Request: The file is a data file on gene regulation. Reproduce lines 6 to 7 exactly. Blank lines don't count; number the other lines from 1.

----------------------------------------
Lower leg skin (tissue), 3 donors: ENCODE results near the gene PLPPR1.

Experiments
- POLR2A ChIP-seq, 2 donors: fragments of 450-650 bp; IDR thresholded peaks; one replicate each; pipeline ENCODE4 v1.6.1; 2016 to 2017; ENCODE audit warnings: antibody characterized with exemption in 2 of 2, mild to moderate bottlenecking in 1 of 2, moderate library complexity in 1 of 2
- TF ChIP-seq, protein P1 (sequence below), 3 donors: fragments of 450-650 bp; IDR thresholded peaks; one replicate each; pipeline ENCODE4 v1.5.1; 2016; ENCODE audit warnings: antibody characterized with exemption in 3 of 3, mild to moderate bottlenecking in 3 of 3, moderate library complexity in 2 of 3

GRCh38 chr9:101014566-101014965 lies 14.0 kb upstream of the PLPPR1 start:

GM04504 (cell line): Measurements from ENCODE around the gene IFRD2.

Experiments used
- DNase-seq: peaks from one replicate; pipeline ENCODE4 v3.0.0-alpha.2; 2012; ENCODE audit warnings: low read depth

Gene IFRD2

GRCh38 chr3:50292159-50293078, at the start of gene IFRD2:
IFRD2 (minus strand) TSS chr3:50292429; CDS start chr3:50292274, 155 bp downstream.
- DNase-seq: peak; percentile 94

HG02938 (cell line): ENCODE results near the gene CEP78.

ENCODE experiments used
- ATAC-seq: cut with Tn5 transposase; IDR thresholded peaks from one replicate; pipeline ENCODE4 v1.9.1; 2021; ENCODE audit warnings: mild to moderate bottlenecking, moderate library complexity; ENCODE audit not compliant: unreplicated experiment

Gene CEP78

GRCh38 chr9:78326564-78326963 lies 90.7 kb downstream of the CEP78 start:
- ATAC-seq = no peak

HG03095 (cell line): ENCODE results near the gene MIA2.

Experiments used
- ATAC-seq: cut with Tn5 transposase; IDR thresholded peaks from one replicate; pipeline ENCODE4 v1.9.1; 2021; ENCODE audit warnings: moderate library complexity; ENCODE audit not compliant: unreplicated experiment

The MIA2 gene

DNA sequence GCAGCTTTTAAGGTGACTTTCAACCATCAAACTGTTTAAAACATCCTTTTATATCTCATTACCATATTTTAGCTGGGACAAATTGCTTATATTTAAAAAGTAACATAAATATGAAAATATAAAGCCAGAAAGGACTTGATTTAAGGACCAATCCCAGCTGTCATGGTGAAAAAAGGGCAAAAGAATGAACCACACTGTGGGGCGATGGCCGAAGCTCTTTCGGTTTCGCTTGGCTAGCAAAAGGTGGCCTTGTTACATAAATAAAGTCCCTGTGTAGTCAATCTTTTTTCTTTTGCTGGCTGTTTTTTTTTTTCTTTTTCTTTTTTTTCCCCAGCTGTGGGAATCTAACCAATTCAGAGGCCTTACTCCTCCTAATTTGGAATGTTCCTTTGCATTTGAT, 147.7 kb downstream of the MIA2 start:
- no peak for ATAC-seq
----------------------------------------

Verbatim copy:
GM04504 (cell line): Measurements from ENCODE around the gene IFRD2.

Experiments used